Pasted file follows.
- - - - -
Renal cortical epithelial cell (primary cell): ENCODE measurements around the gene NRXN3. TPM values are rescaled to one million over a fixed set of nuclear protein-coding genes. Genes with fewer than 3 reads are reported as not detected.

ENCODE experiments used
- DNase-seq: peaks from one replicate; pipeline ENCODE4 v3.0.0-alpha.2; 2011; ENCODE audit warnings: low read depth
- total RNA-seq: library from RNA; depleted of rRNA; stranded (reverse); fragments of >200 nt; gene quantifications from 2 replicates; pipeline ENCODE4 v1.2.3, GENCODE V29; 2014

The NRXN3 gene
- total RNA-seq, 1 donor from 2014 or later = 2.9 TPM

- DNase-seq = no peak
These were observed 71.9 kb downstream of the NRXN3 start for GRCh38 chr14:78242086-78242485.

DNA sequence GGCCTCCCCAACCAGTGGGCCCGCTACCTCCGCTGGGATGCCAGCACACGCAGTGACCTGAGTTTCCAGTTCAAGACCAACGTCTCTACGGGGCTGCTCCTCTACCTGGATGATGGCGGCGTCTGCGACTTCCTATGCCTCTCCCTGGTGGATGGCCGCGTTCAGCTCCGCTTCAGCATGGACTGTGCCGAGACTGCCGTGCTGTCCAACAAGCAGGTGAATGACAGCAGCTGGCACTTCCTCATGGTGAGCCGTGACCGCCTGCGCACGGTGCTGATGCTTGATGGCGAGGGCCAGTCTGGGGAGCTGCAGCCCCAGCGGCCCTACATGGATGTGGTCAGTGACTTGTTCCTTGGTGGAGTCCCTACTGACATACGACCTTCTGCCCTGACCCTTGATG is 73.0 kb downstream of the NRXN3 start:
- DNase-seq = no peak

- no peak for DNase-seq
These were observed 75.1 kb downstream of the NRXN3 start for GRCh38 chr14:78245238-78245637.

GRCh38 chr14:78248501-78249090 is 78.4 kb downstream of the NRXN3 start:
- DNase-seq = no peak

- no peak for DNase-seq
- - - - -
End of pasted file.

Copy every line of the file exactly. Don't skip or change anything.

Renal cortical epithelial cell (primary cell): ENCODE measurements around the gene NRXN3. TPM values are rescaled to one million over a fixed set of nuclear protein-coding genes. Genes with fewer than 3 reads are reported as not detected.

ENCODE experiments used
- DNase-seq: peaks from one replicate; pipeline ENCODE4 v3.0.0-alpha.2; 2011; ENCODE audit warnings: low read depth
- total RNA-seq: library from RNA; depleted of rRNA; stranded (reverse); fragments of >200 nt; gene quantifications from 2 replicates; pipeline ENCODE4 v1.2.3, GENCODE V29; 2014

The NRXN3 gene
- total RNA-seq, 1 donor from 2014 or later = 2.9 TPM

- DNase-seq = no peak
These were observed 71.9 kb downstream of the NRXN3 start for GRCh38 chr14:78242086-78242485.

DNA sequence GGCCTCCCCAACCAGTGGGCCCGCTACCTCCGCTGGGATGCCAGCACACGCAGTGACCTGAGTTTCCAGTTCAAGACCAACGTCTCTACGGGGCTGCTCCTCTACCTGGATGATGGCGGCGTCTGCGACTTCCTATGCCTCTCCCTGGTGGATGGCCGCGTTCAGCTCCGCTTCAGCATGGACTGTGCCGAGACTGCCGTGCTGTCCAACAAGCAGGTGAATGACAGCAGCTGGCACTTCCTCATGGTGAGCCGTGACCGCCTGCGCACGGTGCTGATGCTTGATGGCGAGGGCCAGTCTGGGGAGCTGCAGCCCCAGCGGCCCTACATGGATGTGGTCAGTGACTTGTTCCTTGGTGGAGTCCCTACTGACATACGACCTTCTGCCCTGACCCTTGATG is 73.0 kb downstream of the NRXN3 start:
- DNase-seq = no peak

- no peak for DNase-seq
These were observed 75.1 kb downstream of the NRXN3 start for GRCh38 chr14:78245238-78245637.

GRCh38 chr14:78248501-78249090 is 78.4 kb downstream of the NRXN3 start:
- DNase-seq = no peak

- no peak for DNase-seq